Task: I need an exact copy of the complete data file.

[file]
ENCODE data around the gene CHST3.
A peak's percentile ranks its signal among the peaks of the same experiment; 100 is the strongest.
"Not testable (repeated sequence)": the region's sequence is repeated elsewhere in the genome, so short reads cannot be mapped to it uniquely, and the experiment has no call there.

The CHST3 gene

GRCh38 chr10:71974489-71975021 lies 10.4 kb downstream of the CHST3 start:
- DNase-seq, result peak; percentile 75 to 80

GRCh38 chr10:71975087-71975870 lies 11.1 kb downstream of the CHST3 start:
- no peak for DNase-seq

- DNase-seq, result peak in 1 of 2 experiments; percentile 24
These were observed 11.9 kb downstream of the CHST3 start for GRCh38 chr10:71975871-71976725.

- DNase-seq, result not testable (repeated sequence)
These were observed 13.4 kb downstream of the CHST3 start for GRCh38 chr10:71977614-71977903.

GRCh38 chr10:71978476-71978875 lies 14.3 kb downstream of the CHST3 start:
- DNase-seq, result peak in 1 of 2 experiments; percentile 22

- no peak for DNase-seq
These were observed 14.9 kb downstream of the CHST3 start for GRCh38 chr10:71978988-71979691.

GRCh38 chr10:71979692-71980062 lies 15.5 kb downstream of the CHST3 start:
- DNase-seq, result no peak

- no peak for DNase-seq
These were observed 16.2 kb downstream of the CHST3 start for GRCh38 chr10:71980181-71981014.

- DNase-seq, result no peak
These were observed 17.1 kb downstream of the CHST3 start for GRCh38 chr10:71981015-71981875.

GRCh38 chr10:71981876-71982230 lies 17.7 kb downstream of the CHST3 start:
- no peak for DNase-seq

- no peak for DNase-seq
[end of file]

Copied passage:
ENCODE data around the gene CHST3.
A peak's percentile ranks its signal among the peaks of the same experiment; 100 is the strongest.
"Not testable (repeated sequence)": the region's sequence is repeated elsewhere in the genome, so short reads cannot be mapped to it uniquely, and the experiment has no call there.

The CHST3 gene

GRCh38 chr10:71974489-71975021 lies 10.4 kb downstream of the CHST3 start:
- DNase-seq, result peak; percentile 75 to 80

GRCh38 chr10:71975087-71975870 lies 11.1 kb downstream of the CHST3 start:
- no peak for DNase-seq

- DNase-seq, result peak in 1 of 2 experiments; percentile 24
These were observed 11.9 kb downstream of the CHST3 start for GRCh38 chr10:71975871-71976725.

- DNase-seq, result not testable (repeated sequence)
These were observed 13.4 kb downstream of the CHST3 start for GRCh38 chr10:71977614-71977903.

GRCh38 chr10:71978476-71978875 lies 14.3 kb downstream of the CHST3 start:
- DNase-seq, result peak in 1 of 2 experiments; percentile 22

- no peak for DNase-seq
These were observed 14.9 kb downstream of the CHST3 start for GRCh38 chr10:71978988-71979691.

GRCh38 chr10:71979692-71980062 lies 15.5 kb downstream of the CHST3 start:
- DNase-seq, result no peak

- no peak for DNase-seq
These were observed 16.2 kb downstream of the CHST3 start for GRCh38 chr10:71980181-71981014.

- DNase-seq, result no peak
These were observed 17.1 kb downstream of the CHST3 start for GRCh38 chr10:71981015-71981875.

GRCh38 chr10:71981876-71982230 lies 17.7 kb downstream of the CHST3 start:
- no peak for DNase-seq

- no peak for DNase-seq